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Author Topic: North Korean Mig shoots down a US reconnaissance aircraft  (Read 8670 times)

Offline AVIATOR

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North Korean Mig shoots down a US reconnaissance aircraft
« on: November 05, 2009, 12:28:09 AM »
Yep this got your attention. Gotta love those Russian built Migs.

The incident.
 
The EC-121 shootdown incident occurred on 15 April 1969 when an United States Navy Lockheed EC-121M Warning Star on a reconnaissance mission was shot down by North Korean MiG-17 aircraft over the Sea of Japan. The plane crashed 90 nautical miles (167 km) off the North Korean coast and all 31 Americans on board were killed.

The Nixon administration chose not to retaliate against North Korea.

To me, this single act of war with loss of life was probably the start of North Korea as the modern rogue nation. ie 'Get away with this and get away with anything'. AVIATOR


At 07:00 local time of Tuesday, 15 April 1969, an EC-121M of the U.S. Navy's Fleet Airborne Reconnaissance Squadron One (VQ-1) took off from NAS Atsugi, Japan, on an intelligence-gathering reconnaissance mission. The aircraft, Bureau number 135749, c/n 4316, bore the tail code "PR-21" and used the radio call sign Deep Sea 129.
Aboard were 8 officers and 23 enlisted men under the command of LCDR James Overstreet. Nine of the crew, including one Marine NCO, were Naval Security Group cryptologic technicians (CTs) and linguists in Russian and Korean.

Deep Sea 129's assigned task was a routine Beggar Shadow signal intelligence (SIGINT) collection mission. Its flight profile northwest over the Sea of Japan took it to an area offshore of Musu Point, where the EC-121M would turn northeast toward the Soviet Union and orbit along a 120-nautical-mile (222 km) long elliptical track.

LCDR Overstreet's orders included a prohibition from approaching closer than 50 nautical miles (90 km) to the North Korean coast. VQ-1 had flown the route and orbit for two years, and the mission had been graded as being of "minimal risk." During the first three months of 1969 nearly 200 similar missions had been flown by both Navy and U.S. Air Force reconnaissance aircraft off North Korea's east coast without incident.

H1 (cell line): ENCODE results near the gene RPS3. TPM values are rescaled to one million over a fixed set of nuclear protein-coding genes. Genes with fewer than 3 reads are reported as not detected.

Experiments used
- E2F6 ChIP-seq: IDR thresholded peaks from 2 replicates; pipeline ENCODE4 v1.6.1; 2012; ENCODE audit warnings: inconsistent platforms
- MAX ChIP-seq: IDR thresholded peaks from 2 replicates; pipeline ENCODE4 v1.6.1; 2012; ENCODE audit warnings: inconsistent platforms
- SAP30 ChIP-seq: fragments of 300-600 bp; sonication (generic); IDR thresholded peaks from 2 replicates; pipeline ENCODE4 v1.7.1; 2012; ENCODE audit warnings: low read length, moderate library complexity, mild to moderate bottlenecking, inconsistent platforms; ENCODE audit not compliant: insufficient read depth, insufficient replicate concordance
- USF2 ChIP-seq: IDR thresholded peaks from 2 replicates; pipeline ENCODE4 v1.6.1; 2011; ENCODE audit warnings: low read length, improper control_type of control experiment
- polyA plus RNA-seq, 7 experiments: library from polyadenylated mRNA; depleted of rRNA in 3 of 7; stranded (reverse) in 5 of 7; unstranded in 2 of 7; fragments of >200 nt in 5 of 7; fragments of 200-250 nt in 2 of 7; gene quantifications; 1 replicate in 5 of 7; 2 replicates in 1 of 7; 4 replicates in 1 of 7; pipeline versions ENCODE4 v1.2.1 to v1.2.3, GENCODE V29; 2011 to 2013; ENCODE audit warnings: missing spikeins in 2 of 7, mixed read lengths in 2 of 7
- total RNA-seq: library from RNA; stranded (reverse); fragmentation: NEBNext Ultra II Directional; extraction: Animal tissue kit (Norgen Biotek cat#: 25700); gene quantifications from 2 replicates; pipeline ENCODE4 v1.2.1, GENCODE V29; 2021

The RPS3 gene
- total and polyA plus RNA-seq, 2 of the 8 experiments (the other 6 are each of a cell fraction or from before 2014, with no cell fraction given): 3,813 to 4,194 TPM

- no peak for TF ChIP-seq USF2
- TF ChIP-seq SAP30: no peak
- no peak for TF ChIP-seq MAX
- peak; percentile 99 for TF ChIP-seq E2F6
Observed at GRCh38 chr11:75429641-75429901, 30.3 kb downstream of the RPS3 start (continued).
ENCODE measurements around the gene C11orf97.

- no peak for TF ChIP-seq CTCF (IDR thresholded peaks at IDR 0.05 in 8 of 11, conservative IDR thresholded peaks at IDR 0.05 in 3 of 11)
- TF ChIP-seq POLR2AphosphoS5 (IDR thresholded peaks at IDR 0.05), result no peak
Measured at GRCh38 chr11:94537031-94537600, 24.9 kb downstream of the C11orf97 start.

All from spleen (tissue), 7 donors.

The mission was tracked by a series of security agencies within the Department of Defense that were pre-briefed on the mission, including land-based Air Force radars in Japan and South Korea.

 Interception and shootdown


At 12:34 local time, roughly six hours into the mission, the Army Security Agency and radars in Korea detected the takeoff of two North Korean Air Force MiG-17s and tracked them, assuming that they were responding in some fashion to the mission of Deep Sea 129. In the meantime the EC-121 filed a scheduled activity report by radio on time at 13:00 and did not indicate anything out of the ordinary. 22 minutes later the radars lost the picture of the MiGs and did not reacquire it until 13:37, closing with Deep Sea 129 for a probable intercept.

The communications that this activity generated within the National Security network was monitored by the EC-121's parent unit, VQ-1, which at 13:44 sent Deep Sea 129 a "Condition 3" alert by radio, indicating it might be under attack. LCDR Overstreet acknowledged the warning and complied with procedures to abort the mission and return to base.
 At 13:47 the radar tracks of the MiGs merged with that of Deep Sea 129, which disappeared from the radar picture two minutes later.

Search efforts

A search and rescue effort was immediately launched by VQ-1 using aircraft of both the U.S. Air Force and Navy. The first response was by an Air Force Lockheed HC-130 Hercules, with a Boeing KC-135A Stratotanker tanker in support and an escort of fighters, but the search effort rapidly expanded to a total of 26 aircraft. At short notice, two U.S. Navy destroyers, USS Henry W. Tucker and USS Dale, sailed from Sasebo, Japan.

The first debris sighting occurred at 09:30 the next morning a that evening Tucker arrived in the area and after midnight recovered part of the aircraft perforated with shrapnel damage.

At approximately noon of 17 April Tucker recovered the first of two crewmen's bodies, then rendezvoused with the Soviet destroyer Vodokhnovenny (D-429) and sent over her whaleboat. The Soviets turned over all of the debris they had collected. The bodies of Lt.j.g. Joseph R. Ribar and AT1 Richard E. Sweeney were taken to Japan but those of the other 29 crewmen were not recovered.

North Korea publicly announced that it had shot down the plane, claiming it had violated its territorial airspace and shot the aircraft down as a birthday present for their President. 
Of note, April 15 was the birthdate of the North Korean dictator Kim Il-Sung.



« Last Edit: November 05, 2009, 01:50:34 AM by AVIATOR »

Offline shawn a

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Re: North Korean Mig shoots down a US reconnaissance aircraft
« Reply #1 on: November 05, 2009, 01:36:17 AM »
Aviator, you're completely right about the "If we can get away with this, we can get away with anything" attitude. Nixon should have responded-vigorously.
china was watching, and obviously learned the lesson well.

 



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